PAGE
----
Your cover letter only needs a few customized sentences. Read the entire job ad and point out the important holes in what the company is missing. Then make sure your cover letter customizations target these needs.
Job Choice Hacks
When it feels like your job search isn’t going well, you tend to consider any job that comes along. I strongly urge that you do not to apply for positions you wouldn’t happily accept. Be selective in applying. No one wants to waste their time — not you nor the company hiring.
While being choosy will feel less productive, it will help you weed out the interviews and positions you don’t want, leaving more time for customizations on the positions you really want.
Skim job ads for the important things that stick out for you. Will you consider the salary? Is there one listed? If not, run a quick search on Google for the position and company name to see if the salary is listed elsewhere (sometimes you’ll find it on AngelList).
Next, visit their website to see if they offer the perks you need, such as health benefits, equipment, equity, telecommuting, etc.
Browse several jobs and companies at once, and Pocket those where you want to apply. Then go back and apply when you can give each application the appropriate attention.
Filling out applications is a mundane task to begin with, so again we turn to preparation to make the job easier.
Linkedin fillin. Start by filling out your Linkedin profile to include all of your information. Several sites now accept an import of your Linkedin profile. If everything is already on the profile, you save a lot of time.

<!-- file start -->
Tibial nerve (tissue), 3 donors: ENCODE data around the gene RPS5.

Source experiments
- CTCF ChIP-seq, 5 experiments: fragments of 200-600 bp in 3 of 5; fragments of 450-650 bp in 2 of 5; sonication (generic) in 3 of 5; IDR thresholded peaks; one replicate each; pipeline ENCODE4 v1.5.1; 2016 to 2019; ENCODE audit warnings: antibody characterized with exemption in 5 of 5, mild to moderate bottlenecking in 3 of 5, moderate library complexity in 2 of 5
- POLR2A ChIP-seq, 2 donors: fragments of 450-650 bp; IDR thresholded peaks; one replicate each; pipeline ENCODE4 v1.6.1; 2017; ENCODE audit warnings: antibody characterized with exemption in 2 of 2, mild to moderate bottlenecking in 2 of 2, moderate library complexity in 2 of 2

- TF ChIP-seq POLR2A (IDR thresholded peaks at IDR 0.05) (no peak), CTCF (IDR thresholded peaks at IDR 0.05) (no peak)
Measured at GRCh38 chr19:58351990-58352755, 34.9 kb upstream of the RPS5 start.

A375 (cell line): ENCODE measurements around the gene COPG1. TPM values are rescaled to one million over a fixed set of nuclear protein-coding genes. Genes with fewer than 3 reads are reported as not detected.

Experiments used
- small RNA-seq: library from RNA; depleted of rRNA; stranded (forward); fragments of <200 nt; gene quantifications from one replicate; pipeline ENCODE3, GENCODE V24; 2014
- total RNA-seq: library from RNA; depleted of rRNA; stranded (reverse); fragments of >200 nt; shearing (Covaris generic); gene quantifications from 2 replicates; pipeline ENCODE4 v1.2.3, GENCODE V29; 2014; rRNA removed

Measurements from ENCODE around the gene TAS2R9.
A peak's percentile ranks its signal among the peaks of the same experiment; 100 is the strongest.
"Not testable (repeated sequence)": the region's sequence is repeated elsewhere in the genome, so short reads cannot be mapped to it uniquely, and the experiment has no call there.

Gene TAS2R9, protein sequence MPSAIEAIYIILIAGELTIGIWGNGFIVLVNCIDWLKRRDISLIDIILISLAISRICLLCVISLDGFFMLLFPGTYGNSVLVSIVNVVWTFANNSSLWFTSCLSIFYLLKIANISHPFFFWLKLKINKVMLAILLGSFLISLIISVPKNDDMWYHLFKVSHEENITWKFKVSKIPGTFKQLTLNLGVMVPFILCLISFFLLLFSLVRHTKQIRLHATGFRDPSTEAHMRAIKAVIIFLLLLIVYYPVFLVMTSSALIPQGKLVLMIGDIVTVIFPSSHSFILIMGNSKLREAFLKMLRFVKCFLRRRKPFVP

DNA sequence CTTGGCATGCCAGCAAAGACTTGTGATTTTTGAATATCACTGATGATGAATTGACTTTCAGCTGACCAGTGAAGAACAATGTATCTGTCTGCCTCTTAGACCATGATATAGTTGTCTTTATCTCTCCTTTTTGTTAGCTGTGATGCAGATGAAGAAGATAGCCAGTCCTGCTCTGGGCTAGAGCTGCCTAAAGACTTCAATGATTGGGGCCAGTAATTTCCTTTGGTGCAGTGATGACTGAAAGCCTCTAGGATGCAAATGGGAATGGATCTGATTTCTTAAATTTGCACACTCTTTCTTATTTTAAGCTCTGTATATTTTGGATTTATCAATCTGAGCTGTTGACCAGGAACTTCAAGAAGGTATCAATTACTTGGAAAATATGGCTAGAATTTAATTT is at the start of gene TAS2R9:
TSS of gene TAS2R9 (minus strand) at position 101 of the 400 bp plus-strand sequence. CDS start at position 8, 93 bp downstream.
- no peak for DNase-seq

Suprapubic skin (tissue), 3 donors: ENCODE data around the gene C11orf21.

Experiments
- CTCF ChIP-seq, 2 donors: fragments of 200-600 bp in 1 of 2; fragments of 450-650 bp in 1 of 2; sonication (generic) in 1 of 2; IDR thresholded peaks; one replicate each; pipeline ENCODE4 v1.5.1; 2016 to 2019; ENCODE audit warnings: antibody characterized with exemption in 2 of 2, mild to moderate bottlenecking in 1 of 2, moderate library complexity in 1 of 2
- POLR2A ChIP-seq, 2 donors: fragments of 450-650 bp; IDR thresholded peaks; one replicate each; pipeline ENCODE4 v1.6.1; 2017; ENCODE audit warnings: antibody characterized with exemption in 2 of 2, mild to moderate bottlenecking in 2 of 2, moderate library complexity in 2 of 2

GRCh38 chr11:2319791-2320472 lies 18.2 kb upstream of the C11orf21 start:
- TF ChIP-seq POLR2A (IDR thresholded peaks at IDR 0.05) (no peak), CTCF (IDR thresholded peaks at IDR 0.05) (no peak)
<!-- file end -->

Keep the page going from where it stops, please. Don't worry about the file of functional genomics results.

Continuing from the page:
The custom fields feature in LastPass
Use email templates. You can save templates for emails (cover letters) in Gmail. Then all you have to do is insert the template:
How to insert a cover letter template, or “canned response,” with Gmail
As I stated earlier, you can use a notepad or Google Docs to keep a variety of cover letters at hand for filling out applications.
To speed up responses to requests for an interview, start by setting up your signature to include the following:
- Your name
- Calendar link
You can also use the free tool MixMax that allows you to offer times for interviews. This is a Chrome extension.
Another reason to keep this information in your signature is to make it easy for recruiters to quickly visit your professional profile and website without having to look it up.
Follow Up Hacks
As you are applying for different ads, you can keep track in a simple text note. MiniNote Pro (there is a free version as well) works great for this.
Keeping the link for each position handy, the email address of the hiring manager, and the date for each time you follow up.
Marcus Sheridan once wrote a post about how he was hiring for marketing, and out of the dozens of applicants, only two actually followed up. They put in the extra effort that would grab his attention.
In a recent post, I shared four major hacks to finding remote positions here on Hubstaff. This article will help you find remote positions to apply to, and you can use these tips to apply quickly while offering the customizations necessary to grab employers’ attention.
Do you have any application hacks? Share them with everyone in the comments.